Chavez imbued the march with Roman Catholic significance. Marchers carried crucifixes and a banner of the Virgin of Guadalupe and used the slogan "Peregrinación, Penitencia, Revolución." Portraying the march as an act of penance, he argued that the image of his personal suffering—his feet became painful and for part of the journey he had to walk with a cane—would be useful for the movement. At each stop, they read aloud a "Plan de Delano" written by Valdez, deliberately echoing the "Plan de Ayala" of Mexican revolutionary Emiliano Zapata. At Easter, the marchers arrived in Sacramento, where over 8000 people amassed in front of the state capitol. Chavez briefly addressed the crowd.


During the march, Chavez had been approached by Schenley's lawyer, Sidney Korshak. They agreed to contract negotiations within 60 days. Chavez then declared an end to the Schenley boycott; instead, the movement would switch the boycott to the DiGiorgio Corporation, a major Delano landowner. DiGiorgio then called an election among their vineyard workers, hoping to challenge the NFWA's influence. A more conservative union, the International Brotherhood of Teamsters, was competing against the NFWA in the DiGiorgio workers' election. After DiGiorgio altered the terms of the election to benefit a Teamster victory, Chavez removed the NFWA from the ballot and urged his supporters to abstain. When the vote took place in June 1966, nearly half of eligible workers abstained, allowing a Teamster victory. Chavez then appealed to Pat Brown, the Governor of California, to intervene. Brown agreed, wanting the endorsement of the Mexican American Political Association. He declared the DiGiorgio election invalid and called for an August rerun to be supervised by the American Arbitration Association. On 1 September, Chavez's union was declared the victor in the second election. DiGiorgio subsequently largely halted grape production in Delano. The focus then shifted to Giumarra, the largest grape grower in the San Joaquin Valley. In August 1967, Chavez announced a strike against them followed by a boycott of their grapes. 


An agreement was reached that Chavez's NFWA would merge with the AWOC, resulting in a new United Farm Workers Organizing Committee (UFWOC). AWOC's Larry Itliong became the new group's assistant director, although soon felt marginalized by Chavez. UFWOC was also made an organizing committee of the AFL-CIO; this ensured that it would become a formal part of the U.S. labor movement and would receive a monthly subsidy. Not all of Chavez's staff agreed with the merger; many of its more left-wing members mistrusted the growing links with organized labor, particularly due to the AFL-CIO's anti-communist views. UFWOC was plagued by ethnic divisions between its Filipino and Mexican members, although continued to attract new volunteers, the majority Anglos brought into the movement via left-wing and religious groups or as part of social service internships. Chavez brought new people, such as LeRoy Chatfield, Marshall Ganz, and the lawyer Jerry Cohen, into his inner circle. His old friend, Fred Ross, had also joined. Soon, the secretary-treasurer Antonio Orendain was left as the only Mexican migrant in the union's senior ranks.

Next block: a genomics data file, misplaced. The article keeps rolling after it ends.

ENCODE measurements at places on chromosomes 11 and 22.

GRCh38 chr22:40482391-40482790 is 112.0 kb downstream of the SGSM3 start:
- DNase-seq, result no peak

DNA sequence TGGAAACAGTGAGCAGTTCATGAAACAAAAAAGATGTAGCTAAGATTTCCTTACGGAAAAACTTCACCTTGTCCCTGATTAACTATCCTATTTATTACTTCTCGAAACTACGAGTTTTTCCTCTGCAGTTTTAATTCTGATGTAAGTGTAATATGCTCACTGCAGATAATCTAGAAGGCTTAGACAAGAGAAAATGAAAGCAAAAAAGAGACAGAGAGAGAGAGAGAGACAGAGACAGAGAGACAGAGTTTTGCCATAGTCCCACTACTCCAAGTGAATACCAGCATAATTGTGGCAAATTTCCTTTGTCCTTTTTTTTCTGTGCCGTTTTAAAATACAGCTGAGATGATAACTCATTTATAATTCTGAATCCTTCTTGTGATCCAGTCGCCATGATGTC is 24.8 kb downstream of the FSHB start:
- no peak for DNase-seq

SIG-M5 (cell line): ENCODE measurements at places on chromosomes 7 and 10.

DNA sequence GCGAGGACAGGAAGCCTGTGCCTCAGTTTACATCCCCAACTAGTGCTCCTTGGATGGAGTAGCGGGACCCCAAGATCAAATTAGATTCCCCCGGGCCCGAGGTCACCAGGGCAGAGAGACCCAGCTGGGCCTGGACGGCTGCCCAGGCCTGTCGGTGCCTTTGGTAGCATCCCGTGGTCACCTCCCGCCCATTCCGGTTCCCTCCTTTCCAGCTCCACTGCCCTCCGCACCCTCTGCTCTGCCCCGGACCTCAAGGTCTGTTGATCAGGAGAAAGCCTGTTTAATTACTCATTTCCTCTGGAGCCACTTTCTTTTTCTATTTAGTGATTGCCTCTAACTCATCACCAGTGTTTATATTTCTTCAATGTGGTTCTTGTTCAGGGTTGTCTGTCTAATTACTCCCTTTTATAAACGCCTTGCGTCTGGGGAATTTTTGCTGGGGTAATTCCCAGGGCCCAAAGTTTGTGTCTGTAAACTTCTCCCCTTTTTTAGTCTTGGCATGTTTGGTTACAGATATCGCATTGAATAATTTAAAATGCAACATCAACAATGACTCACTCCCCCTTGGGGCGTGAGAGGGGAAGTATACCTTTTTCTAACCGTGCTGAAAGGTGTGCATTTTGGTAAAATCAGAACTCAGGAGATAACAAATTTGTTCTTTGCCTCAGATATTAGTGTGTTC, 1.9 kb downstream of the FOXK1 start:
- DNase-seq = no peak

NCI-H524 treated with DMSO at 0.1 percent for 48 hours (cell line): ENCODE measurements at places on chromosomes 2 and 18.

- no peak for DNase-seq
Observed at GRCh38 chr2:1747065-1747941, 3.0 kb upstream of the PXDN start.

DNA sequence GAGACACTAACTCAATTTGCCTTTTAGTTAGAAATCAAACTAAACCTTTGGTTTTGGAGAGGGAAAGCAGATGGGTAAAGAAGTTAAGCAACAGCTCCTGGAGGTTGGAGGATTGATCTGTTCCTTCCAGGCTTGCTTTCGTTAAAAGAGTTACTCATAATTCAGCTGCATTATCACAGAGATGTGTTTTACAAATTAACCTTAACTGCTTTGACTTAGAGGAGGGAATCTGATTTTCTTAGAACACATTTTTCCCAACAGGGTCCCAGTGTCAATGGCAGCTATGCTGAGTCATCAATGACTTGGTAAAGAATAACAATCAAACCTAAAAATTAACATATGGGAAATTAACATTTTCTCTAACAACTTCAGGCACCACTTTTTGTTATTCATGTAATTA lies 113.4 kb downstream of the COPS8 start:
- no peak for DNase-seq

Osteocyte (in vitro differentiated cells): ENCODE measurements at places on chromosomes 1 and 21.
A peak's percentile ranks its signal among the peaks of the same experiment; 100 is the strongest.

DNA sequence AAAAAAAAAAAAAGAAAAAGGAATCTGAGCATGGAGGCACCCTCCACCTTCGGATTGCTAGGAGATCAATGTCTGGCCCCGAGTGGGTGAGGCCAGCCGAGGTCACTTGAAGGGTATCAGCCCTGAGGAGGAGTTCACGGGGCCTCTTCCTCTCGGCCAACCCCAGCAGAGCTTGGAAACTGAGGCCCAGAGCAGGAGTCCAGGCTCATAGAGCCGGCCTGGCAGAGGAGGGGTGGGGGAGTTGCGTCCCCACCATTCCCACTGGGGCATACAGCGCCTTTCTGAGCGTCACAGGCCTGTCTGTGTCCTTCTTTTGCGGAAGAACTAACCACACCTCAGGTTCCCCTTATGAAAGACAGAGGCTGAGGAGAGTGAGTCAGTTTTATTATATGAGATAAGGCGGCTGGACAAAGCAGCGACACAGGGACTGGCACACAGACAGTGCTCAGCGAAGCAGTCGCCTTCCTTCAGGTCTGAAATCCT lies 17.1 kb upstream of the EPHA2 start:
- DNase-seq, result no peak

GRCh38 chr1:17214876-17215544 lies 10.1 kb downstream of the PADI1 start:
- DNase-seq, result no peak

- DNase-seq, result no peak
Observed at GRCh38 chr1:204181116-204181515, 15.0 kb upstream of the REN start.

In June 1967, Chavez launched his first purge of the union to remove those he deemed disruptive or disloyal to his leadership. His cover story was that he wanted to eject members of the Communist Party and related far-left groups, although the FBI's report at the time found no evidence of communist infiltration of the union. Some longstanding members, such as Esher, left because they disapproved of these purges. Tensions between Chavez and the Teatro had been building for some time; the Teatro's members were among those highly critical of the union's new links with the AFL-CLIO. Chavez was concerned that the Teatro had become a rival to his prominent standing in the movement and was questioning his actions. Chavez asked the Teatro to disband, at which it split from the union and went on a tour of the U.S.